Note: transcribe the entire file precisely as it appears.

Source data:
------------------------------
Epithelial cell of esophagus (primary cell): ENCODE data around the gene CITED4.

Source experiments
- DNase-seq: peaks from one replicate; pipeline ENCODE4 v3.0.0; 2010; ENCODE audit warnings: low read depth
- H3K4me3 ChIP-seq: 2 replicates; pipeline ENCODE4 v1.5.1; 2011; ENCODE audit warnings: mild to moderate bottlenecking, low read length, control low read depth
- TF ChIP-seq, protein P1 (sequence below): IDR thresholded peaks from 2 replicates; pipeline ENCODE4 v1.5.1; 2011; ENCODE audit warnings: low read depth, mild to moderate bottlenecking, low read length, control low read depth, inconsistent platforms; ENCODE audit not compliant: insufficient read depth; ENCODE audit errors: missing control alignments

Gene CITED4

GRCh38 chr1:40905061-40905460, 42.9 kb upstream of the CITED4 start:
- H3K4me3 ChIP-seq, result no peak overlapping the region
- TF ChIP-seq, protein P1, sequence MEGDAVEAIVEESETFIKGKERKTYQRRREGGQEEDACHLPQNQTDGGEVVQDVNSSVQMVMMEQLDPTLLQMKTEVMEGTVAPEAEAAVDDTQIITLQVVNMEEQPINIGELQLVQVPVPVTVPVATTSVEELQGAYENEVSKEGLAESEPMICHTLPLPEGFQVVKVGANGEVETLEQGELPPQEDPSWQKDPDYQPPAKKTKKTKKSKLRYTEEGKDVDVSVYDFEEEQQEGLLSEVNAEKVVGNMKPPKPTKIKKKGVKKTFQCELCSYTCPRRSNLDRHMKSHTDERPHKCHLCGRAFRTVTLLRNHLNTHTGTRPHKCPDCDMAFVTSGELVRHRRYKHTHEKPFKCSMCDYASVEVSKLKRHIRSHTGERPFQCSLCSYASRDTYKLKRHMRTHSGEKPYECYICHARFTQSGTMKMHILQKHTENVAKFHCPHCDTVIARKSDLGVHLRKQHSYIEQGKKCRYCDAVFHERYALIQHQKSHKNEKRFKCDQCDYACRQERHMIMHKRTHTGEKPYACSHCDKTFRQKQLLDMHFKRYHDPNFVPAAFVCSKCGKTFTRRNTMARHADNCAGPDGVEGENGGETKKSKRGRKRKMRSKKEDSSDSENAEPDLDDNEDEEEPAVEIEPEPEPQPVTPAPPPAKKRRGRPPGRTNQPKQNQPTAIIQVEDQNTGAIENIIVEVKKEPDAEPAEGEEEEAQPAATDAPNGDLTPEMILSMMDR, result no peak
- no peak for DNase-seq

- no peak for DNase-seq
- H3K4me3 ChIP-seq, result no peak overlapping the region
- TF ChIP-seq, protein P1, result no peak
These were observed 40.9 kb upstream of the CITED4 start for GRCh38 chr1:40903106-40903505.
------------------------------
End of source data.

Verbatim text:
Epithelial cell of esophagus (primary cell): ENCODE data around the gene CITED4.

Source experiments
- DNase-seq: peaks from one replicate; pipeline ENCODE4 v3.0.0; 2010; ENCODE audit warnings: low read depth
- H3K4me3 ChIP-seq: 2 replicates; pipeline ENCODE4 v1.5.1; 2011; ENCODE audit warnings: mild to moderate bottlenecking, low read length, control low read depth
- TF ChIP-seq, protein P1 (sequence below): IDR thresholded peaks from 2 replicates; pipeline ENCODE4 v1.5.1; 2011; ENCODE audit warnings: low read depth, mild to moderate bottlenecking, low read length, control low read depth, inconsistent platforms; ENCODE audit not compliant: insufficient read depth; ENCODE audit errors: missing control alignments

Gene CITED4

GRCh38 chr1:40905061-40905460, 42.9 kb upstream of the CITED4 start:
- H3K4me3 ChIP-seq, result no peak overlapping the region
- TF ChIP-seq, protein P1, sequence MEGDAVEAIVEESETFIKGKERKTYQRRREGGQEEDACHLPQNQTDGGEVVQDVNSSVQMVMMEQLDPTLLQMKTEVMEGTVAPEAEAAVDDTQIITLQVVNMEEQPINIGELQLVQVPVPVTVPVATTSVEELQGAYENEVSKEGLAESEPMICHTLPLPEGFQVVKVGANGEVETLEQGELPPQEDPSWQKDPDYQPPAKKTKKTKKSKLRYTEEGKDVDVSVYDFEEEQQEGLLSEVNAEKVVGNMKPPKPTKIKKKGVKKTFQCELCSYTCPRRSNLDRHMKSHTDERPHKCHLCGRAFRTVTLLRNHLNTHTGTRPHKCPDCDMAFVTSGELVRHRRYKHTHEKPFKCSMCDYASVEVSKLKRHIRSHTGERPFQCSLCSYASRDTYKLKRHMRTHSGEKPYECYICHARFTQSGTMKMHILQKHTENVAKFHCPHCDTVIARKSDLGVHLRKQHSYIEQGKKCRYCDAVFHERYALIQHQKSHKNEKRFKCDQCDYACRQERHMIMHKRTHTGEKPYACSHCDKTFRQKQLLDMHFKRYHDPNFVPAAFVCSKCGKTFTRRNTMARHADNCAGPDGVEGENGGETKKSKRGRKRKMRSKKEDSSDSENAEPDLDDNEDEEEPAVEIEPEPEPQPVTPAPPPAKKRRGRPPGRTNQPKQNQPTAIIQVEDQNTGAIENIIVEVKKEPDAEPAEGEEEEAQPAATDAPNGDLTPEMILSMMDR, result no peak
- no peak for DNase-seq

- no peak for DNase-seq
- H3K4me3 ChIP-seq, result no peak overlapping the region
- TF ChIP-seq, protein P1, result no peak
These were observed 40.9 kb upstream of the CITED4 start for GRCh38 chr1:40903106-40903505.